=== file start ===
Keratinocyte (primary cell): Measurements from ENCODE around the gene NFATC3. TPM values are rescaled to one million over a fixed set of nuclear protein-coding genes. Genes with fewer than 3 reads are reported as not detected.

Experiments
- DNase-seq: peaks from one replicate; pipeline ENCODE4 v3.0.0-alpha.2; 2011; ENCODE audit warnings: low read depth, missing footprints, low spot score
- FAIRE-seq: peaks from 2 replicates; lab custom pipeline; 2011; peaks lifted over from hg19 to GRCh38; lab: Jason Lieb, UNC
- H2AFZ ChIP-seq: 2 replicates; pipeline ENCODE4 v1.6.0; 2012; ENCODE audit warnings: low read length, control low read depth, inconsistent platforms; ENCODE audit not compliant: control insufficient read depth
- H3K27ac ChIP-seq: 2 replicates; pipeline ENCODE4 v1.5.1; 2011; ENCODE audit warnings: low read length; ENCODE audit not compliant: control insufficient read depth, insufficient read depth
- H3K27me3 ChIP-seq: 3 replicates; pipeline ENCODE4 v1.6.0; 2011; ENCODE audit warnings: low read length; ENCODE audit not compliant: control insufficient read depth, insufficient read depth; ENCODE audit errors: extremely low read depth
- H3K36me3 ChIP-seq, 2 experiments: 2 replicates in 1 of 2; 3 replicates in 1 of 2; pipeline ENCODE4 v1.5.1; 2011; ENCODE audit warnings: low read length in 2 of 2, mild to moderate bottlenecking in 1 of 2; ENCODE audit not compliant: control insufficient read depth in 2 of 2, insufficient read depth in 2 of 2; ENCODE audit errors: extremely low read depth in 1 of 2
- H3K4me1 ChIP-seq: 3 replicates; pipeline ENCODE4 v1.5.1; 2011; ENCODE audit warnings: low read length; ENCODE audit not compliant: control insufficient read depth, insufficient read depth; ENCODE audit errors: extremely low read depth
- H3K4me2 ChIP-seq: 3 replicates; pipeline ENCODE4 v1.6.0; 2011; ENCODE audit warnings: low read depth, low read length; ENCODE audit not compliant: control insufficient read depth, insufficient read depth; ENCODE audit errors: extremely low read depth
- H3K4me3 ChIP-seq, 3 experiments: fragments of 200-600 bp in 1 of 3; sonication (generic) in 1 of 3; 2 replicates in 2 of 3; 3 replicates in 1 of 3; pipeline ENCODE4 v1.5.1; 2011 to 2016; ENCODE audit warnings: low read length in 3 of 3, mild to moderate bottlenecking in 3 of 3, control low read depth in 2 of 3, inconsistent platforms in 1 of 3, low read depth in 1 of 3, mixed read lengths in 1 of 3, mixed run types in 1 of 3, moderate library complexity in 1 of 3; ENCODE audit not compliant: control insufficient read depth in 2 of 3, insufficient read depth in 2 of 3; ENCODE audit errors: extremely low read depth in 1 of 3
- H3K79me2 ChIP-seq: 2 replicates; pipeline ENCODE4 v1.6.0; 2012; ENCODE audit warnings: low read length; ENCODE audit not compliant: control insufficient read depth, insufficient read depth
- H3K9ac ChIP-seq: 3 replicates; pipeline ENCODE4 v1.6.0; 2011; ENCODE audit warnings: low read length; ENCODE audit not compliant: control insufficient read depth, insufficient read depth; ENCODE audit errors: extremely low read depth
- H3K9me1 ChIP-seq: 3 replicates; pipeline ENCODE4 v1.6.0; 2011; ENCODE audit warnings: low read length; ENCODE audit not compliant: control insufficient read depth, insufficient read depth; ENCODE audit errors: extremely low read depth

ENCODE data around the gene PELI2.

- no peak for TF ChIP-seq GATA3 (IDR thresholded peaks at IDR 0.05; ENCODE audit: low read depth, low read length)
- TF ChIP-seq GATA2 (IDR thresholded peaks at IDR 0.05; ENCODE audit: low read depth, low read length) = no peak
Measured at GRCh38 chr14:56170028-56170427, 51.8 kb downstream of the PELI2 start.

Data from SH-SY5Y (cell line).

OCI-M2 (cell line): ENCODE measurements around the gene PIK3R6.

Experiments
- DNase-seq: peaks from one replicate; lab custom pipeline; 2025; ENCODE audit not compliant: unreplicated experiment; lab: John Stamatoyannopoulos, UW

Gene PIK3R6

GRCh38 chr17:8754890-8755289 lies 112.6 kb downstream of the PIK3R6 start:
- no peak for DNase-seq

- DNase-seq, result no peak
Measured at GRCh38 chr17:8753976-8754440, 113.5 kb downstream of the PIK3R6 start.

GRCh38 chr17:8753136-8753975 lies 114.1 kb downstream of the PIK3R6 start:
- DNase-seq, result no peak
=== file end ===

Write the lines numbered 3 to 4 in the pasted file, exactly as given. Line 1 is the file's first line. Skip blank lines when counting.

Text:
- DNase-seq: peaks from one replicate; pipeline ENCODE4 v3.0.0-alpha.2; 2011; ENCODE audit warnings: low read depth, missing footprints, low spot score
- FAIRE-seq: peaks from 2 replicates; lab custom pipeline; 2011; peaks lifted over from hg19 to GRCh38; lab: Jason Lieb, UNC